HALIFAX, Nova Scotia, June 19 (UPI) -- The Canadian military told families of sailors aboard an ex-British submarine bound for Canada carcinogenic fumes were released in an electrical fire.
Wednesday night in Halifax, Nova Scotia, the Department of Veterans Affairs told a public meeting the National Research Council had determined carcinogens were in the smoke and soot that disabled the HMCS Chicoutimi in the October 2004 fire in the Atlantic Ocean.
The diesel sub was en route to Halifax from Faslane, Scotland, with a crew with 56 aboard when an open hatch allowed a rogue wave to wash in and short-circuit electrical wiring, the Canwest News Service reported.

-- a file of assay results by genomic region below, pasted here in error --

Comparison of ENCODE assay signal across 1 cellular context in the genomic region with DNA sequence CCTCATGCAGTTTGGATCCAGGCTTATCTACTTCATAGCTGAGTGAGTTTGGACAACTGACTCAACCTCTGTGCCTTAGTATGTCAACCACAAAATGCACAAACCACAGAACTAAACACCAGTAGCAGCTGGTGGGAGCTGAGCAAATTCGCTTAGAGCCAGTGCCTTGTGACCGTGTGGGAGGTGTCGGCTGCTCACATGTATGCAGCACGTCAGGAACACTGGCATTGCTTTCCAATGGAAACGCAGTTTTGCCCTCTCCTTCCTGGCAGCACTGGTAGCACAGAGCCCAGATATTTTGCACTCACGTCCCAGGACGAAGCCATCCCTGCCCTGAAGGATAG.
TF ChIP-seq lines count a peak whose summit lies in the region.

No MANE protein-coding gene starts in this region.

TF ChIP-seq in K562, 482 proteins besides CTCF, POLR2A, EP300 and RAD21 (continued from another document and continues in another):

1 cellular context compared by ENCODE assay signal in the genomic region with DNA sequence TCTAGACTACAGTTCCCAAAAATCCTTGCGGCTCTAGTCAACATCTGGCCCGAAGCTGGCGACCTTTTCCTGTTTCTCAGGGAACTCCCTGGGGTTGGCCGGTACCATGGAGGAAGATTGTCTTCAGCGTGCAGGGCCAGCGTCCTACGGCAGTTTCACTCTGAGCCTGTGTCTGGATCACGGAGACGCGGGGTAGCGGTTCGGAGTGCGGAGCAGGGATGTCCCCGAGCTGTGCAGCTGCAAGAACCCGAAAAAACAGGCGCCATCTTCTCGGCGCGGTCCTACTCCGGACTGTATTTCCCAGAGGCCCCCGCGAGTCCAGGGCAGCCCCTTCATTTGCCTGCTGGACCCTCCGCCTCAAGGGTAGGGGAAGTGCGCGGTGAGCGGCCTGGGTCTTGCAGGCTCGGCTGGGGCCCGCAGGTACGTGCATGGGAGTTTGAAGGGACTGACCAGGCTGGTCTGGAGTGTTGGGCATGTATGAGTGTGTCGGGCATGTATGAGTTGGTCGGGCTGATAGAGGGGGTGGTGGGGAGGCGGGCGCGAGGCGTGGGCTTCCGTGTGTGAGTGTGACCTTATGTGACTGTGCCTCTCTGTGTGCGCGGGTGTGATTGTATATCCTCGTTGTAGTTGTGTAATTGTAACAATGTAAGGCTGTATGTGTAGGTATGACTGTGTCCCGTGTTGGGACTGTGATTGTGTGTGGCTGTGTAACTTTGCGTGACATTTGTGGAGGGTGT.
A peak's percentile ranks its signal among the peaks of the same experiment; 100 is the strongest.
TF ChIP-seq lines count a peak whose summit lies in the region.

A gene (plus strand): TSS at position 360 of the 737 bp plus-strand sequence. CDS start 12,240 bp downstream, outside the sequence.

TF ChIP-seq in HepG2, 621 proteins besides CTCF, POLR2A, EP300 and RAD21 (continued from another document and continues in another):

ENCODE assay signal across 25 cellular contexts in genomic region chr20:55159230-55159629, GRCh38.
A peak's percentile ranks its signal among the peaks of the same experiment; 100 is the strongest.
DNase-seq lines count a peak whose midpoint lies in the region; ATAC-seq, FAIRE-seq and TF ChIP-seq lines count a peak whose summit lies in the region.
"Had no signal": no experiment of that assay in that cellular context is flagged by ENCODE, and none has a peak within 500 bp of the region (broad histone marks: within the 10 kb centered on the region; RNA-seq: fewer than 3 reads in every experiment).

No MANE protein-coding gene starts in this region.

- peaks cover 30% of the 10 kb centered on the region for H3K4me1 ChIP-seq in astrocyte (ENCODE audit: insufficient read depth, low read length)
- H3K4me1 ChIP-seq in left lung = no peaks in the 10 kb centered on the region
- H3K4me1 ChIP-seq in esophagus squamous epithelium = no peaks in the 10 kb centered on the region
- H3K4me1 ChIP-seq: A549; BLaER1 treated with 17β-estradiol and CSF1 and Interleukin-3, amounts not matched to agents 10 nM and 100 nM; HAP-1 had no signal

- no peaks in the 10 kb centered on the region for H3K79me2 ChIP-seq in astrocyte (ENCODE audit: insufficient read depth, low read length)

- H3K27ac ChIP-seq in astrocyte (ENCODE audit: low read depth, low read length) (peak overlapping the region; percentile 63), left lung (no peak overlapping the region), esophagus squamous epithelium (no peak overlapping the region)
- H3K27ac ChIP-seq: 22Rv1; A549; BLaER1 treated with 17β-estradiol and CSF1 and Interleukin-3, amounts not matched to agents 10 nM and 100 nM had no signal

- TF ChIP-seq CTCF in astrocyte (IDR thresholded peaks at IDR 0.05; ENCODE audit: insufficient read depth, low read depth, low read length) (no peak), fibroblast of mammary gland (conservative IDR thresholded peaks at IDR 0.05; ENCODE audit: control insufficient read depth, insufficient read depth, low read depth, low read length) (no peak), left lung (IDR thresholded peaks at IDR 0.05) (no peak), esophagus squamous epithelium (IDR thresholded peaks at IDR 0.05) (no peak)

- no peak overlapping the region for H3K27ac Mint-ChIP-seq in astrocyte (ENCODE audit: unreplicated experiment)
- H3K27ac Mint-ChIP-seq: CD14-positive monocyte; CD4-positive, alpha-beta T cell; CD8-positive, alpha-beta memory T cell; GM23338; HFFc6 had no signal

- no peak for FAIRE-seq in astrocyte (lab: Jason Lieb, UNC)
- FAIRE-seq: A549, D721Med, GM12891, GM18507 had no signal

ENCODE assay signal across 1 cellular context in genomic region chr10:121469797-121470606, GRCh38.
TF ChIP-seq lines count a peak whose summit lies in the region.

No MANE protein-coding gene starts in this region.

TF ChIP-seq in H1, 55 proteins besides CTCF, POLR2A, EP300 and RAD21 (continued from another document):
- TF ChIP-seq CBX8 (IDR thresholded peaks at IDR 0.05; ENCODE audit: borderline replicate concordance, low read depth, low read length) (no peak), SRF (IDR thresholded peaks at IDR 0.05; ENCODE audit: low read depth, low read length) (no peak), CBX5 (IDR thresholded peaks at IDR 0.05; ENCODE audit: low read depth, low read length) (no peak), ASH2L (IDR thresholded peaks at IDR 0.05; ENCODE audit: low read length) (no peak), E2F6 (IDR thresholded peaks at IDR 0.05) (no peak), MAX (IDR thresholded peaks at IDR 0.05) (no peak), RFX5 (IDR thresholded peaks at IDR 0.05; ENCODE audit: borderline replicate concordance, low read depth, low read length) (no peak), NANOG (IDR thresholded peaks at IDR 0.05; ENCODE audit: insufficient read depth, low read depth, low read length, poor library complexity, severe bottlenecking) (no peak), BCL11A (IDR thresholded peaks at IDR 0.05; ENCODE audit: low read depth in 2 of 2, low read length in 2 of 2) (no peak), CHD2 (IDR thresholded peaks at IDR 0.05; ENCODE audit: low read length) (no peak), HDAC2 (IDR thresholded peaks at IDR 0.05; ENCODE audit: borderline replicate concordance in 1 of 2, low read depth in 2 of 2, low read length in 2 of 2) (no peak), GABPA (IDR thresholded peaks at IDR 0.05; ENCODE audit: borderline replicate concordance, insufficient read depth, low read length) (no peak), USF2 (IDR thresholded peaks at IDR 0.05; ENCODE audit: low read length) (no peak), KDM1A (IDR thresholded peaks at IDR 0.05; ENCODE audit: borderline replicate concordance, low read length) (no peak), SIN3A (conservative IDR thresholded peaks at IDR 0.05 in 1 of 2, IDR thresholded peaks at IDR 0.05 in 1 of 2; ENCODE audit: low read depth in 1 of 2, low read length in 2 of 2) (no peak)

Lt. Chris Saunders, 32, died of smoke inhalation aboard a British military rescue helicopter, and several other Canadian sailors were injured by the smoke. The report given to sailors and families said long-term health risks would likely have been evident within hours or days after exposure, the news service said.
The Chicoutimi is one of four submarines Canada purchased form Britain, which is striving to make most of its fleet nuclear-powered.